It’s what’s inside that counts

  • Danielle Koagel<br>Enterprise writer
  • Monday, March 3, 2008 11:36am

Scott’s Bar and Grill is located in the most unlikely of places for a high-end restaurant. A few blocks east of Aurora on the border of Edmonds and Shoreline lies a classy and spacious treasure.

The view of the parking lot and a steep dirt-covered hill aren’t much to boast about, but the food is.

Scott’s large bar boasts a wide selection of drinks which are available to patrons throughout the restaurant. The sturdy wood bar is set apart from a spacious dining area with high ceilings and a warm atmosphere.

My dining companion and I were lead to our table and settled in for a late lunch. Even at 2:30 p.m. the restaurant welcomed a steady stream of lunch stragglers.

Being underage, we didn’t take advantage of the bar selections and instead sipped on passion fruit iced teas, which tasted like iced tea with an aftertaste reminiscent of fruit punch.

After pondering the unique selection of menu items, we settled on one of the daily specials and ordered the Steak Caesar Salad ($12.99) as an appetizer. Although a bit on the pricey side for a salad, it came with a high recommendation from our waitress and was well worth the price.

The steak, medium rare, came in just the right shade of pink and blended perfectly with the Caesar dressing. The dressing was creamy and not overwhelmed with garlic, a common restaurant mistake.

The next course was an open-face Hot Dungeness Crab Sandwich (12.99). The sandwich came on a Kaiser roll and was topped with a layer of crab meat blended with artichoke and cream under a layer of cheddar cheese. A tomato topped off the ensemble.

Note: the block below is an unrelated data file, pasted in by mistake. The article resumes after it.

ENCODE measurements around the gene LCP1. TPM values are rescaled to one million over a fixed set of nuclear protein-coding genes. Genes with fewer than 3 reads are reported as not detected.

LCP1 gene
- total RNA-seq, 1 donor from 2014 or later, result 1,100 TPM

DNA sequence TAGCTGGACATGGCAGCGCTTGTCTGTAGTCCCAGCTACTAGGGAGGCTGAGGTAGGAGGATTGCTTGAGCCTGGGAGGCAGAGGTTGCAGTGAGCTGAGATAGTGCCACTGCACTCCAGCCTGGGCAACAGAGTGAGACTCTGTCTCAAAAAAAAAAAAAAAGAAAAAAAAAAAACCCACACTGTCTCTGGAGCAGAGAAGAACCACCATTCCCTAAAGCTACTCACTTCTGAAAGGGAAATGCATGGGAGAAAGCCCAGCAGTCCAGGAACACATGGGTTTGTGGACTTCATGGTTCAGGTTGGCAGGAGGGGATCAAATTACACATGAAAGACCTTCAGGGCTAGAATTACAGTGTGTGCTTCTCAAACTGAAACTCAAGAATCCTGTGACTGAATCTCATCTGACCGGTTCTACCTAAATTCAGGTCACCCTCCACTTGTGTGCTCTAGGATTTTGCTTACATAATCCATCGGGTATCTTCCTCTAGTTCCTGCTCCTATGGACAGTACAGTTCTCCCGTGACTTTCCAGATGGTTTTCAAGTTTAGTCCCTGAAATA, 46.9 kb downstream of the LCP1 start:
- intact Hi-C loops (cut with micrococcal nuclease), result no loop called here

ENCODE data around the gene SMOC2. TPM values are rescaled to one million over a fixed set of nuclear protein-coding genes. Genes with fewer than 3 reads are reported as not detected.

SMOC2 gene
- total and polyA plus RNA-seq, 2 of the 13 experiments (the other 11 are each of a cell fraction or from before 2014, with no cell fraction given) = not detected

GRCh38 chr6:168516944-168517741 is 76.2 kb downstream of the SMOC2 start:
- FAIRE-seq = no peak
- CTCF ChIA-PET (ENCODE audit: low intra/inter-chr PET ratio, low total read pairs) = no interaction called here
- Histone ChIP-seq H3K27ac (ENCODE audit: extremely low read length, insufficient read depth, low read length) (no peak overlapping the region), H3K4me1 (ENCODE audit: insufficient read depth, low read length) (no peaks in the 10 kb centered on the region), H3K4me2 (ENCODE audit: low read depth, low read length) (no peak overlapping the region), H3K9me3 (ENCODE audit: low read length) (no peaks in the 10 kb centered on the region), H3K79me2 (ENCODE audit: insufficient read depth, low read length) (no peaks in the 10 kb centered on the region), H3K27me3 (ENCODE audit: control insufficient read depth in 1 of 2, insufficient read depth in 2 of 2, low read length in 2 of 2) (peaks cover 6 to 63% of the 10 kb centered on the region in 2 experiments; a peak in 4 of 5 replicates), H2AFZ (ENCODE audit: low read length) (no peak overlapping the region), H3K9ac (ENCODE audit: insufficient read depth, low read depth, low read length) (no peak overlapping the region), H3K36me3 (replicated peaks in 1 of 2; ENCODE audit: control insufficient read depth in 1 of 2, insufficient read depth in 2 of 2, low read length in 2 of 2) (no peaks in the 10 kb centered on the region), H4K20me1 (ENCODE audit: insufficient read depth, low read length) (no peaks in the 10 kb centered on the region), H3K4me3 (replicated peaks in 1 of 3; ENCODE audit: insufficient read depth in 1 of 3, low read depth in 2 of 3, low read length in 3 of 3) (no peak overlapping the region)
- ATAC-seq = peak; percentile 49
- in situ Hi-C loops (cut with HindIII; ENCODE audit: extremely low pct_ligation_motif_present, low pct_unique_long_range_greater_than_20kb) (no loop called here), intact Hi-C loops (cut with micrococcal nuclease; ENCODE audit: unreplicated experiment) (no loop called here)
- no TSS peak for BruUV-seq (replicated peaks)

Although delicious, the crab flavor was a bit over-powered by the amount of cheese and artichoke. However, the overall sandwich was rich and delicious, perfect for a chillier day.

We rounded out the meal with a pasta dish, the Big Chicken Mamou ($9.99). The dish combined small pieces of grilled chicken, fettucini and a cajun-style sauce reminiscent of my Italian grandmother’s chicken catatori. Although the flavor was delicious the dish was too spicy to really enjoy.

Next came the most important meal of the day, dessert.

My companion ordered the World’s Smallest Sundae. They weren’t kidding either. For $1.99 the sundae was not quite an entire scoop of ice cream with fudge sauce and whipped cream dripped on top.

I ordered the enticing Chocolate Indulgence Cake ($6.99). The warm chocolate cake was moist and oozed with fudge sauce. It also came with a side of ice cream.

Everything we ordered came to us in a timely fashion and our waitress was quite helpful in making suggestions. Overall, the experience and the food were top-notch.

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